letters written by DINA agent Michael Townley, provide evidence on the
carbombing assassination of Orlando Letelier and Ronni Moffitt in Washington
D.C., and the murder of Chilean General Carlos Prats and his wife in Buenos
Aires, among other operations.
These documents, and many thousands of other CIA, NSC, and Defense
Department records that are still classified secret, remain relevant to
ongoing human rights investigations in Chile, Spain and other countries, and
unresolved acts of international terrorism conducted by the Chilean secret
police. Eventually, international pressure, and concerted use of the U.S.
laws on declassification will force more of the still-buried record into the
public domain--providing evidence for future judicial, and historical

Helon Osborne Wrote:

This is a lengthy but interesting email about the 'legalities' internationally speaking, of the Afghanistan attacks.
Patrick Byrt sent it to me.


Toronto Globe, Tuesday, October 9, 2001 - Print Edition, Page A21

Say what you want, but this war is illegal



A well-kept secret about the U.S.-U.K. attack on Afghanistan is that it is
clearly illegal. It violates international law and the express words of
the United Nations Charter.

Despite repeated reference to the right of self-defence under Article 51,
the Charter simply does not apply here. Article 51 gives a state the right
to repel an attack that is ongoing or imminent as a temporary measure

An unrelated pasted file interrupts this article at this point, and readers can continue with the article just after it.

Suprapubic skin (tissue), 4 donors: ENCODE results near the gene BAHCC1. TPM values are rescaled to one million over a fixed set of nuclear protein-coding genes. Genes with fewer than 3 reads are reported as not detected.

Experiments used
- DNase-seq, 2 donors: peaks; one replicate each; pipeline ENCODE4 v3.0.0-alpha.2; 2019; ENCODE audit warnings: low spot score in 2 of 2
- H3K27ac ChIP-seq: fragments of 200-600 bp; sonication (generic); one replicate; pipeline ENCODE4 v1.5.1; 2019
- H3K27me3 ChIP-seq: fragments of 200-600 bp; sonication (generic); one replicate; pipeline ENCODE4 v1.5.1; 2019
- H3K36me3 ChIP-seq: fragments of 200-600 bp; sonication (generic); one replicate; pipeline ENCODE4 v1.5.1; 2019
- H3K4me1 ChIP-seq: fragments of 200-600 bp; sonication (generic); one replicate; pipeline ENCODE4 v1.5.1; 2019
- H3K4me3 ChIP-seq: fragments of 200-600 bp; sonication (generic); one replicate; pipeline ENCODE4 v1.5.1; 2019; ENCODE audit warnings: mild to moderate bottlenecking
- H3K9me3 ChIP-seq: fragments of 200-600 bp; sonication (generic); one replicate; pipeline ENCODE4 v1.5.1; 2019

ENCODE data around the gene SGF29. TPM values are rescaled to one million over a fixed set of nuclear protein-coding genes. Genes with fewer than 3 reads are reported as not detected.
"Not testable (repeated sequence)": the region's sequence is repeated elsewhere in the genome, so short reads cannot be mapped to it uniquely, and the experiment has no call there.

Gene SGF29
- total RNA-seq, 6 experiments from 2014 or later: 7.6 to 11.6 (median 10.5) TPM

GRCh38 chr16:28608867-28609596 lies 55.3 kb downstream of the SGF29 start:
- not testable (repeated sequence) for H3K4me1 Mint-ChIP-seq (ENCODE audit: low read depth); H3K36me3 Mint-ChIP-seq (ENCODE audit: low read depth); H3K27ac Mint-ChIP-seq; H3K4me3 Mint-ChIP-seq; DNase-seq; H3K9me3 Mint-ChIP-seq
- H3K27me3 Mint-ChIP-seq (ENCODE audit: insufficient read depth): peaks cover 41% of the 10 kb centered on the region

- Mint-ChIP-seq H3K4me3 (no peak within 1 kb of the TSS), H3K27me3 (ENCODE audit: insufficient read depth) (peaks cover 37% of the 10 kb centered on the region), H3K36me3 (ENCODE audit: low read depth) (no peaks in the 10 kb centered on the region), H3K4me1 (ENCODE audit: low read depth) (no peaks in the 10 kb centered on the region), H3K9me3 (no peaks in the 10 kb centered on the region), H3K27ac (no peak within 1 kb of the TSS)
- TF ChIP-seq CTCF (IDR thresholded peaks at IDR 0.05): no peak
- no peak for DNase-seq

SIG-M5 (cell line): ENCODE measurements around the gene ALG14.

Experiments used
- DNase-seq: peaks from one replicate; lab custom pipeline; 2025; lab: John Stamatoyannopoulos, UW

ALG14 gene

until the UN Security Council can take steps necessary for international
peace and security.

The Security Council has already passed two resolutions condemning the
Sept. 11 attacks and announcing a host of measures aimed at combating
terrorism. These include measures for the legal suppression of terrorism
and its financing, and for co-operation between states in security,
intelligence, criminal investigations and proceedings relating to
terrorism. The Security Council has set up a committee to monitor progress
on the measures in the resolution and has given all states 90 days to
report back to it.

Neither resolution can remotely be said to authorize the use of military
force. True, both, in their preambles, abstractly "affirm" the inherent
right of self-defence, but they do so "in accordance with the Charter."
They do not say military action against Afghanistan would be within the
right of self-defence. Nor could they. That's because the right of
unilateral self-defence does not include the right to retaliate once an
attack has stopped.

The right of self-defence in international law is like the right of
self-defence in our own law: It allows you to defend yourself when the law
is not around, but it does not allow you to take the law into your own

Since the United States and Britain have undertaken this attack without
the explicit authorization of the Security Council, those who die from it
will be victims of a crime against humanity, just like the victims of the
Sept. 11 attacks.

Even the Security Council is only permitted to authorize the use of force
where "necessary to maintain and restore international peace and
security." Now it must be clear to everyone that the military attack on
Afghanistan has nothing to do with preventing terrorism. This attack will
be far more likely to provoke terrorism. Even the Bush administration
concedes that the real war against terrorism is long term, a combination
of improved security, intelligence and a rethinking of U.S. foreign

Critics of the Bush approach have argued that any effective fight against
terrorism would have to involve a re-evaluation of the way Washington